GO!

One more thing.....Down Stay

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Member Since
02/17/2013
 
 
Barked: Thu Mar 14, '13 2:42pm PST 
Hey all, I'm wondering something. I never taught my dog downstay, because he has a bit of a hard time getting up due to his rather large head (he pitches forward if he gets up too fast, it's actually pretty hilarious) However, I've recently started going back to school, and many of my classes are 3 horus a time. He does great in a sit/stay, which is what I trained him in. However, it just seems plain out cruel to leave him in that position for 3 hours, so I've lately just given him the cue to stay close, and he'll sit until he gets tired and then lie down. I want to help get him to a point where I can give him a command to lie down and stay - any suggestion on how to do this? I've literally never done it with him, ever. I need him to be able to jump up quickly when we're out and about, but in class I don't think I"ll need that so much. And now I regret teaching him sitstay without also teaching down/stay. He loves to learn, but I'm not sure where to start, because he's very reluctant to lie down while working due to his training. I think I'm going to need to break down some training and build it back up, not quite sure where that would be though. Thanks!

Edited by author Fri Mar 15, '13 4:40pm PST

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Zoey

SDit
 
 
Barked: Thu Mar 14, '13 9:53pm PST 
just teach him the down-stay just like you trained the sit-stay (he just will be in a down, he should pick up on in very quickly) as for as him getting up quickly, you can't really 'train' that, in my opinion. i would use the down-stay when you know you will be in one place for a long time, and just contusion the use of the sit-stay when you know you won't. hope that helps, and sorry for any miss spelling laugh out loud
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Member Since
02/17/2013
 
 
Barked: Thu Mar 14, '13 11:16pm PST 
only problem is, he won't lay down.......at all. I've trained him against it to the point that he just won't do it. At home we don't have a problem. Anywhere else......not so successful. And I don't even know where to begin with him. He's following his previous training well, but it's hindering his ability to learn the command 'down' is an OK thing to do. I carry around treats everywhere so that ANY time he does it in the appropriate setting he gets a treat, it's just hard to figure out how to make him understand that it is OK outside of the house. :p
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Maddox

Captain Three- Legs
 
 
Barked: Fri Mar 15, '13 1:31pm PST 
If your dog has such an abnormally large head that it is legitimately difficult to get up from a down I'd be very wary about using him as a SDIT to begin with. A SD downs many dozens of times a day. If he has trouble getting up each time imagine the wear that puts on him.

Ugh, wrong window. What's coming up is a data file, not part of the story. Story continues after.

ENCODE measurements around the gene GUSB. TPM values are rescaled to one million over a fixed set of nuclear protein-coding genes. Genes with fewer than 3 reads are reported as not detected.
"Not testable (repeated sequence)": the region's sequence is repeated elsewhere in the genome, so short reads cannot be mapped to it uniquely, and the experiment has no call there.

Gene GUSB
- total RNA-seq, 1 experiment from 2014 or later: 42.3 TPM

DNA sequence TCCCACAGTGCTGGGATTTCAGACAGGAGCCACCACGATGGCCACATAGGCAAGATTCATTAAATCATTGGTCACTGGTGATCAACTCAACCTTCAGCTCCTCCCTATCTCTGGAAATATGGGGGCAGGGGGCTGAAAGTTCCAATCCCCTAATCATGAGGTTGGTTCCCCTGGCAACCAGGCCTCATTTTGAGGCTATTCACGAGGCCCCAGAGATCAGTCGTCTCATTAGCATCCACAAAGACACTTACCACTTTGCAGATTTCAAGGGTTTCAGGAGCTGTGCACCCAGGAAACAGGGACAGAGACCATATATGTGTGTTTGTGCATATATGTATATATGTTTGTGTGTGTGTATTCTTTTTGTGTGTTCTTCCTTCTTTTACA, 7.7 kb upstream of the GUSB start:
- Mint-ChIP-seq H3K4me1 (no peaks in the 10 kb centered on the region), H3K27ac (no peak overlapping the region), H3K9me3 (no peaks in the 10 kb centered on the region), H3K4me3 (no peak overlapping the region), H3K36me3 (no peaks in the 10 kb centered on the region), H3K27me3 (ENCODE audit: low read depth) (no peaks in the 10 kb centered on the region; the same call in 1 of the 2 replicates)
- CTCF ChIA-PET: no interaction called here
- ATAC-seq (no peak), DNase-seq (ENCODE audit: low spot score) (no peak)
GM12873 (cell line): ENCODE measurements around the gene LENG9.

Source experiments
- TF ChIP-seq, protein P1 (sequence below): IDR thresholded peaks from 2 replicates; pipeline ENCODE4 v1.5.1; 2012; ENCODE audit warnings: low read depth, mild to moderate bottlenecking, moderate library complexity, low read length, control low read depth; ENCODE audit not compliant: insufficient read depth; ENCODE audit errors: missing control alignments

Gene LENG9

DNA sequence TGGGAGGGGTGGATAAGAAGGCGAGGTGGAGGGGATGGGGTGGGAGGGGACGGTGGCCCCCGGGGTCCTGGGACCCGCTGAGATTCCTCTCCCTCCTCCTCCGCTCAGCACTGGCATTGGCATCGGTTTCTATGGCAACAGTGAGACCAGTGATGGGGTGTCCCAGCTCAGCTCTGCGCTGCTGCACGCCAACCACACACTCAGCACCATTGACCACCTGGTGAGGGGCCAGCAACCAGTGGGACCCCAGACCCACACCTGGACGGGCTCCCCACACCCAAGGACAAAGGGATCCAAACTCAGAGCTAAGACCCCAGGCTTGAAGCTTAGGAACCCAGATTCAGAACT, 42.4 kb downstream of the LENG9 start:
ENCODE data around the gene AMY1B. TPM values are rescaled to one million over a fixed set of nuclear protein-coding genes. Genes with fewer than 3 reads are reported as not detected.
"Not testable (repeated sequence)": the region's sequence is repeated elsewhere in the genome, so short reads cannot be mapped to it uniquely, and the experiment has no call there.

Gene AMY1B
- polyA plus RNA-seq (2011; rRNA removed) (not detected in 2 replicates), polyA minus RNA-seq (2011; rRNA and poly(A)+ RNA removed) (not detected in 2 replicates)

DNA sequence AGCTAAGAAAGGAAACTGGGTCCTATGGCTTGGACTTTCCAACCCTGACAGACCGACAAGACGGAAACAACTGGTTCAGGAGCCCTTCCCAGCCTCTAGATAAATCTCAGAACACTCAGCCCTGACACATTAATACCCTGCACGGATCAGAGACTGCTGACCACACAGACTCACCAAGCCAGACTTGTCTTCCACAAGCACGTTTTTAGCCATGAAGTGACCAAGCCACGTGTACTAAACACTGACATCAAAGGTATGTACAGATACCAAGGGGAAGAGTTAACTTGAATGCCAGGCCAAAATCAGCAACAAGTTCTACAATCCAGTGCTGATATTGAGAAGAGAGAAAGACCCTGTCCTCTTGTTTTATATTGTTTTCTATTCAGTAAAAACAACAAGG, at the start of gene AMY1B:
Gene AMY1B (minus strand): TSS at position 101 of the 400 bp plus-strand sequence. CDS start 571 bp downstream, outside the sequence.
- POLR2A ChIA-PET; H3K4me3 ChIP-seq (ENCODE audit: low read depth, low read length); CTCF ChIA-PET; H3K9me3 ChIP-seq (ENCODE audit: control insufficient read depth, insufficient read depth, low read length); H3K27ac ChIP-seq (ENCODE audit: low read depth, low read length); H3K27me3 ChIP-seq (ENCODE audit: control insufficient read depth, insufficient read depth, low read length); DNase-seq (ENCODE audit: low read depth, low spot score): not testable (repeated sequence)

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Member Since
02/17/2013
 
 
Barked: Fri Mar 15, '13 4:38pm PST 
He doesn't have that much trouble getting up, only when he's pushing up on his hind legs too much. It pitches his whole body forward and then he'll have a hard time righting himself. But like I said, it happens sometimes. Not all the time. And has been dramatically decreasing in the last few months as his body starts to get bigger and his head stays the same. Within the next year he'll be fully grown and most likely perfectly proportionate. So no, I am not wary about using him as an SD, and I have never put him in a downstay yet - I move around too much, I'm very paranoid about being in the same place for more than about 3 minutes, which really isn't worth putting him into a down stay, a sit/stay is way easier. And with losing my vision, I prefer to have things where I can touch them, including my SD. To each his or her own in what they are/aren't OK with in a service dog, and to each their own on whether or not they put them into a down/stay all the time.
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Isaac

1278829
 
 
Barked: Sat Mar 16, '13 8:37am PST 
Use a favorite treat to coax him into a down position. Hold it in front of him, then move it forward and down, such that he has to lie down to reach it. Say the command (Down or whatever), tell him good boy, and let him have the treat. Then give your command for stay.
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Nova

1184372
 
 
Barked: Tue Mar 19, '13 6:32pm PST 
We teach our guide dogs a "settle" command which just means "hey we're chilling here for a while. Lay down and take a load off." Useful for dogs who, when you do a down-stay, won't relax because they're waiting for the next command. All you really need to teach is "down" because after you say down your dog shouldn't be changing position until you say something anyway.
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